Kid Muhammad Gets His Shot

The youngest sibling in a family that’s become athletic royalty, Rashad Muhammad—yes, that’s Shabazz’s brother—is ready for his close-up

When Ron Holmes was a star basketball player at El Toro High School in Lake Forest, Calif., one of his closest friends was a 4.0 student who dreamed of getting into Stanford. That dream never came true. Meanwhile, Holmes, by his own admission only an above-average student, was offered a full ride to play for the Cardinal. He turned it down and wound up starring at USC in the early 1980s, but the lesson wasn’t lost on him: Few gifts grease the cultural wheels for young Americans like athletic ability.

In 1991, Holmes married Faye Muhammad, who excelled in basketball and track at Long Beach State. Together, they had three children. The eldest, Asia, launched her professional tennis career amid hype and hope at age 16. Injuries have stalled her progress—at 21, she is the world’s No. 414 player in singles and No. 178 in doubles—but Holmes believes great things are ahead.

Their second child—you may have heard of him—is named Shabazz. A 2012 graduate of Bishop Gorman High School, Shabazz spent much of the past two years as the most sought-after college basketball recruit in the nation. This fall, the 6-foot-6, 220-pound, preternaturally confident guard will begin his career at UCLA. Within a year he may have a multimillion-dollar NBA contract.

The youngest child is Rashad. At 17, he is 6-foot-5 and a spindly 170 pounds. Playing in his brother’s shadow last season as a Gorman junior, he averaged 8.6 points, 2.6 rebounds and two assists per game. A gifted shooter, he shot 40 percent from 3-point range. He also made 83 percent of his free throws—best on a loaded team.

He is being recruited not by Duke and Kentucky like his brother, but by such next-tier programs as San Diego State, Maryland, USC and Texas A&M. He is on UNLV’s radar as well, but has plenty left to show coach Dave Rice and his staff before the recruitment goes to the next level. Rashad isn’t worried by the low profile; he’s used to operating just outside the limelight. But with Shabazz off to Hollywood, this may be the year Rashad becomes the next Muhammad to star in Vegas.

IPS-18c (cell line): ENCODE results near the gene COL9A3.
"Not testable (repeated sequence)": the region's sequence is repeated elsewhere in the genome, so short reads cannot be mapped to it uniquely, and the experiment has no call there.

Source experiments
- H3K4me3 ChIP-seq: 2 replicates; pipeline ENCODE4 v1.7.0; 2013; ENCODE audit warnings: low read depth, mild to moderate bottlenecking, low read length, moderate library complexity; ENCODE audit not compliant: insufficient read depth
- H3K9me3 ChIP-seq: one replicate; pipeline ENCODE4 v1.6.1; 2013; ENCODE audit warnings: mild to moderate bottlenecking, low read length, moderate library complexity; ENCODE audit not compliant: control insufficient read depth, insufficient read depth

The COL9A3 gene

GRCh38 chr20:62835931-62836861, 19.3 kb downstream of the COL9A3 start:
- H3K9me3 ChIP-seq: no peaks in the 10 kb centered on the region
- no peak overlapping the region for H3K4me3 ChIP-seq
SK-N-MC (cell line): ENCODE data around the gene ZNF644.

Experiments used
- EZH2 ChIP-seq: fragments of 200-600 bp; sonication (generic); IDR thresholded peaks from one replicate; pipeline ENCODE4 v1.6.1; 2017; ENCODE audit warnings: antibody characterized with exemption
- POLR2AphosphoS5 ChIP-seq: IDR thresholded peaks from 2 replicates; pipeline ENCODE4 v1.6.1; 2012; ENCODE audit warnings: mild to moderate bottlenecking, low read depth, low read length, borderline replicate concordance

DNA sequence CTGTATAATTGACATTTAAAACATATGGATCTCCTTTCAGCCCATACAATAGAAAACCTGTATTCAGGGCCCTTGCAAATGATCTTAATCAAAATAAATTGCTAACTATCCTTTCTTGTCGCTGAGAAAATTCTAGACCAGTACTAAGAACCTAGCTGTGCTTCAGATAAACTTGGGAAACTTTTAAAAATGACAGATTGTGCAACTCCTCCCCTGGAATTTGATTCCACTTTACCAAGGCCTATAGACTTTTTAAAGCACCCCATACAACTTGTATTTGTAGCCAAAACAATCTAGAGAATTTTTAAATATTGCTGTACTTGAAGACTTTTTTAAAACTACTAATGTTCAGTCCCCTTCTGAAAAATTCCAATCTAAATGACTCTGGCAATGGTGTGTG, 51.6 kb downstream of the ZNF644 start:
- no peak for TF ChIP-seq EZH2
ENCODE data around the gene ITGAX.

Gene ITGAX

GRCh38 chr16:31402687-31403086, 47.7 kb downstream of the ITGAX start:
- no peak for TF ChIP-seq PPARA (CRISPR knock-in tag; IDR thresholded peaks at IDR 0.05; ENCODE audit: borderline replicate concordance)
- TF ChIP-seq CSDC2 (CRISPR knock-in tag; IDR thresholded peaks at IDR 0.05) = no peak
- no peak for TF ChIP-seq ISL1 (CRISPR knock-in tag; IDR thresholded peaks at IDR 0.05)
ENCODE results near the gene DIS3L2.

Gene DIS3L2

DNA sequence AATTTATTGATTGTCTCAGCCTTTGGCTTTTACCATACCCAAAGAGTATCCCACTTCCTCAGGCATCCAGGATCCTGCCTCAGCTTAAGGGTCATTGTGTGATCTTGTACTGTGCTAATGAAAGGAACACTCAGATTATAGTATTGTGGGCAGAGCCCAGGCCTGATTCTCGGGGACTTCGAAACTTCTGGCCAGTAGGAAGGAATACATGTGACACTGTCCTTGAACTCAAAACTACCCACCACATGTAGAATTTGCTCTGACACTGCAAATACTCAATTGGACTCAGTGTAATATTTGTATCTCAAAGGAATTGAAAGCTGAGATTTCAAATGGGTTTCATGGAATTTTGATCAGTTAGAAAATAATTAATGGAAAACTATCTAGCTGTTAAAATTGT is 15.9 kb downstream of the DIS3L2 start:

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Ron Holmes believes Rashad can be just as good a player as Shabazz. To reach that level, Rashad will first have to become at ease with the fact that he is not Shabazz—not as a player, and not as a person.

“Rashad is a lot more to himself, a lot more reserved, not as trusting,” Holmes says. “I think being Shabazz’s brother and with some of the things he’s had to deal with because of that, he’s a lot more guarded.”

In late June, the family made a dual-purpose trip to Southern California—moving Shabazz into his new digs at UCLA and watching Rashad play with his Gorman teammates at an event at Corona del Mar High School.

Just after Rashad saw Shabazz take his first steps onto the UCLA campus as a Bruin, he hit the court and heard the kind of taunts that come with being the sibling of a superstar. After he scored on a layup, an opponent approached him with a weird bit of trash talk: “Your brother would have dunked that.” There were plenty more similar statements.

“If you said that to Shabazz, he’d giggle and say, ‘Who are you?’ then take it to the court and deal with you,” Holmes says. “But Rashad’s [still] trying to find himself a little bit.”

The taunts started for Rashad roughly three years ago. Since they began, they’ve hardly ever drawn a reaction from him. What’s changed, though, is that now he’s learning to use the barbs to fuel his performance.

So far in team events this summer with Gorman, he’s leading the Gaels in scoring at 27 points per game.

“I’ve been dealing with [trash talk] for a long time, ever since [Shabazz] started blowing up,” Rashad says. “I just had to get used to it. Shabazz would always tell me, ‘Worry about yourself; do you; play hard; and everything will work out for you.’”

That took awhile, but over the past couple of years he has been learning to be comfortable with the player he is. Just as was the case for Shabazz, Rashad has been able to take full advantage of a year-round focus on basketball, and in turn, he’s followed a similar learning curve, even if his game is not as loud and flashy as his famous older brother’s.

“He had one game [at Corona del Mar] where he probably had 14 points in a row and finished with 35 or 40,” says Grant Rice, Rashad’s coach at Gorman. “He’s not going to average anything like that, but he’ll be one of the top scorers in the city. As much as he’s enjoyed playing with his brother, I think he’s pretty excited that it’s his time; he’s a senior on this team, and he’s one of the leaders.”